TAMPA, Fla — It’s a make-or-break time for Florida’s iconic state marine mammal after 1,101 manatees died across the state in 2021.
Each death was a pain Patrick Rose, the executive director of the Save the Manatee Club, never became numb to.
“You get really mad because we warned over and over these problems were here,” he said.
But as a new year begins, Rose isn’t looking back. His sights are set on solutions: restoring manatee habitat, securing the seagrass they depend on for food, and improving water quality in waterways statewide.
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“It literally could be too late if we don’t address it now. There still is time. We can do something about it, but we have to act, and we have to act, you know, seriously and make the sacrifices necessary so that the future in Florida can be a, you know, a healthy one for our aquatic resources and our tourists,” he warned.
In 2022, he says ordinary Floridians can and should do more. Rose says they can opt to fertilize their lawns less during the rainy season, if at all. They can also keep an eye out for sick and injured manatees and report any they see to the Florida Fish and Wildlife Conservation Commission at 1-888-404-FWCC (1-888-404-3922).
“There have been 159 manatees that were rescued last year, and a significant number of those were reported by boaters, so we really need them to continue to be a part of the solution,” Rose said.
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He says boaters can also continue to improve the precautions they take while on the water, both in and out of Manatee protection zones.
“Because most of the waters that, actually, manatees are going to be in are not regulated, we need them to do more,” he said.
While many of last year's manatee deaths were caused by starvation and other issues related to water quality, more than a hundred were killed by boat strikes.
Rose says ordinary Floridians can also urge elected leaders to take bigger, more transformative steps, like putting manatees back on the Endangered Species List.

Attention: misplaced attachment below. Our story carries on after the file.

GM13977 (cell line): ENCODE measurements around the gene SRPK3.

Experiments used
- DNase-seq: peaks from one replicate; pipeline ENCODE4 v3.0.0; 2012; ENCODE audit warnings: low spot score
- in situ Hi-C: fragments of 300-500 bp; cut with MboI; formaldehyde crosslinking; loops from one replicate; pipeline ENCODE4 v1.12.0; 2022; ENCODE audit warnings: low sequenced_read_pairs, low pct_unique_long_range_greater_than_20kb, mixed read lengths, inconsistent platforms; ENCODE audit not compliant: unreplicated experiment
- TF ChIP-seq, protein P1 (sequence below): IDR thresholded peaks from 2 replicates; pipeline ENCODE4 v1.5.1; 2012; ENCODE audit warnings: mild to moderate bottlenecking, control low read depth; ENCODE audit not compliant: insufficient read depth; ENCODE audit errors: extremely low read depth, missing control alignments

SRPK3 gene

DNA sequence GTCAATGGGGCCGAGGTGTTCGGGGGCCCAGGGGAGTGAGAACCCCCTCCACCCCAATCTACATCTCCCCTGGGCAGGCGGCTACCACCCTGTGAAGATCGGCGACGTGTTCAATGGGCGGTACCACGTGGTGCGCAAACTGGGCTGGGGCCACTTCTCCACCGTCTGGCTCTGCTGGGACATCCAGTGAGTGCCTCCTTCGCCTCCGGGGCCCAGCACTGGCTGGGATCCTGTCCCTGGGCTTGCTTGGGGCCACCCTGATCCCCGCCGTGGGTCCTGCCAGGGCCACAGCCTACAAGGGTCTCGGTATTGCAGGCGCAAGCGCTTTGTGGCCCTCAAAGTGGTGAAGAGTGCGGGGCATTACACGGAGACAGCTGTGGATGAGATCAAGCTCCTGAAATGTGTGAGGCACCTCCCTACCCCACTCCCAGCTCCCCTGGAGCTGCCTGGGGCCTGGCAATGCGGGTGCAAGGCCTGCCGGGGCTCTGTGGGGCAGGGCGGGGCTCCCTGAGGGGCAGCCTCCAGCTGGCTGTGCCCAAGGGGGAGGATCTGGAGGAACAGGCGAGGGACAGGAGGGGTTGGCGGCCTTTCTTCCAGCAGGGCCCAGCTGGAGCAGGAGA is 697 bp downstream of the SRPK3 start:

RELATED: Congressman pushes to get manatees back on the endangered species list
“If it could be done through Congress, normally we wouldn’t like to see that happen, but in this case, it would be righting a major wrong that occurred in 2017,” said Rose, referencing the decision in March 2017 to upgrade manatees as a “threatened” species.
Rose says efforts to save the manatee can also be bolstered by the state budget. Particularly, he would like to see better funding for the FWC to allow for more manatee-related research and necropsies.
Most importantly, he hopes both state lawmakers and local leaders will set aside more funding for projects that will improve water quality since those issues contributed to the loss of seagrass, red tide, and many of the 1,101 deaths.
“By getting the federal government through EPA engaged, we believe we have a better chance of doing that for the entire state aquatic resources,” he said. “It’s okay to grow, but when we keep mortgaging our future by not growing sustainably and putting too much nutrients into our waterways, then we are going to just continue to have problems.”
Rose, however, is optimistic and thinks the state can come together to save the iconic species. He points to the cooperation that produced a successful restoration of Kings Bay, a critical wintertime manatee habitat in Crystal River.
“We have to put aside our differences, whether they’re political or otherwise, and look at what is in the best interest for all of us in the future of Florida,” Rose said.